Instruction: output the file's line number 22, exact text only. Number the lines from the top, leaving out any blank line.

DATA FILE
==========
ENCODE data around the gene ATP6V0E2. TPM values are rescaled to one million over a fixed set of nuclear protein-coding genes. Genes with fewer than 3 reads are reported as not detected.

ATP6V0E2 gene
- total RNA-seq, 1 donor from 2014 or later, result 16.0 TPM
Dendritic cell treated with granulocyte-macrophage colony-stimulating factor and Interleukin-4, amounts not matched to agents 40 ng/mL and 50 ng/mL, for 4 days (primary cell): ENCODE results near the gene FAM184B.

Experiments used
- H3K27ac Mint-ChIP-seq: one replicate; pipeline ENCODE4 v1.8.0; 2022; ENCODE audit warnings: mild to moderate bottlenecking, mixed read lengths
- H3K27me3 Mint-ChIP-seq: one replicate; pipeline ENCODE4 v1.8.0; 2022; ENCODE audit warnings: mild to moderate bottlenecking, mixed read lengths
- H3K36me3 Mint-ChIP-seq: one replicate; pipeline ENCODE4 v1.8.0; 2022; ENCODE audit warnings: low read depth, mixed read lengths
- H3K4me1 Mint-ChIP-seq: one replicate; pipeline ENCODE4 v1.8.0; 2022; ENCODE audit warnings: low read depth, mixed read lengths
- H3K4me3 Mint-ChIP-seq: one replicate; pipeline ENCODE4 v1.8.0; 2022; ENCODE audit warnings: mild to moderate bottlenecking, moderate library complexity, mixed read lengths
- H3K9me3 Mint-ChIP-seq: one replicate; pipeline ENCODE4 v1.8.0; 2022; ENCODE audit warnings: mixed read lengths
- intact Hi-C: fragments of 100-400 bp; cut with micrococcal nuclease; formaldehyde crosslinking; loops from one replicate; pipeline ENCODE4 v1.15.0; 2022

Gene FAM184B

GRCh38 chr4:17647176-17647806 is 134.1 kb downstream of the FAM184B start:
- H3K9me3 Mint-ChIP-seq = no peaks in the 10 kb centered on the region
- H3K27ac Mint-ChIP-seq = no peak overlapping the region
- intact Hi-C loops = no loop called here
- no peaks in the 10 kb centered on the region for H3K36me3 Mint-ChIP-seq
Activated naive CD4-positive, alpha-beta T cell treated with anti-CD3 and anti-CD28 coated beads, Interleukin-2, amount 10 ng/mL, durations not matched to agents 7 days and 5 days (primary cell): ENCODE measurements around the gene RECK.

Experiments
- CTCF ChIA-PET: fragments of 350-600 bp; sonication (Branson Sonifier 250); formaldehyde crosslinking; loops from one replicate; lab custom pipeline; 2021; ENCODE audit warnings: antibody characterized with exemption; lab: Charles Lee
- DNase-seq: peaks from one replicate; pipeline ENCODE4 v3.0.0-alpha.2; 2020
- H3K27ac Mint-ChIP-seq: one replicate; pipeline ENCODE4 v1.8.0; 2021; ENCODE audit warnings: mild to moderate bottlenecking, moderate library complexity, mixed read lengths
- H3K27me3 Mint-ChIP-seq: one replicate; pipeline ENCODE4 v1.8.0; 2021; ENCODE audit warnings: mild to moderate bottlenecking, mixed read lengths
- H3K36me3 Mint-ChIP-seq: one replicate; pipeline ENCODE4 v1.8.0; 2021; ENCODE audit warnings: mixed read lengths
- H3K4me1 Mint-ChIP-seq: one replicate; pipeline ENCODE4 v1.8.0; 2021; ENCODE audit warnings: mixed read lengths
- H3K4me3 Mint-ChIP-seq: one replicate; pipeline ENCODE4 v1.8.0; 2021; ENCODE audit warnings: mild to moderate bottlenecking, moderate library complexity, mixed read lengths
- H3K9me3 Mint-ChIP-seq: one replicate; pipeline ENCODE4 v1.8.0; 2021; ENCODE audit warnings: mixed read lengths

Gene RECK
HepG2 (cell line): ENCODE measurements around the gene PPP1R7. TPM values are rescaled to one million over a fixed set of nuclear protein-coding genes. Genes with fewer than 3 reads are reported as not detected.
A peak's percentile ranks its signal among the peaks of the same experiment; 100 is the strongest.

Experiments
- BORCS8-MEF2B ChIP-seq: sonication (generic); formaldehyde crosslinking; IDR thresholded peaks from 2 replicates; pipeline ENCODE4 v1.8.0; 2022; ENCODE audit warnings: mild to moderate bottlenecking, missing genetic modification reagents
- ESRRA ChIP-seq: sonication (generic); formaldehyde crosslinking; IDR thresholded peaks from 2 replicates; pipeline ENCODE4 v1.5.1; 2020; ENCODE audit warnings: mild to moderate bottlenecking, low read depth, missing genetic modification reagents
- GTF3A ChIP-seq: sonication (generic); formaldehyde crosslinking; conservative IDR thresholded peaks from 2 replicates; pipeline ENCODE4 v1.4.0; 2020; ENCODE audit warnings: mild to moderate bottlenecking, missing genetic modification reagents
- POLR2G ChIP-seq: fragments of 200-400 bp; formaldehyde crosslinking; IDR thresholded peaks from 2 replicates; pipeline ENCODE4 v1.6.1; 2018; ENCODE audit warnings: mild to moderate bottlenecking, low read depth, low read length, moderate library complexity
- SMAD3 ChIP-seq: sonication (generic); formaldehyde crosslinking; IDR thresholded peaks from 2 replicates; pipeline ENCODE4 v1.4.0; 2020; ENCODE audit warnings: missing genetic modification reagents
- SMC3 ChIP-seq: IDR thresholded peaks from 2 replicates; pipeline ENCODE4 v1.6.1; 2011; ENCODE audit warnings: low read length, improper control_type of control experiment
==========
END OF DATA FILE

- DNase-seq: peaks from one replicate; pipeline ENCODE4 v3.0.0-alpha.2; 2020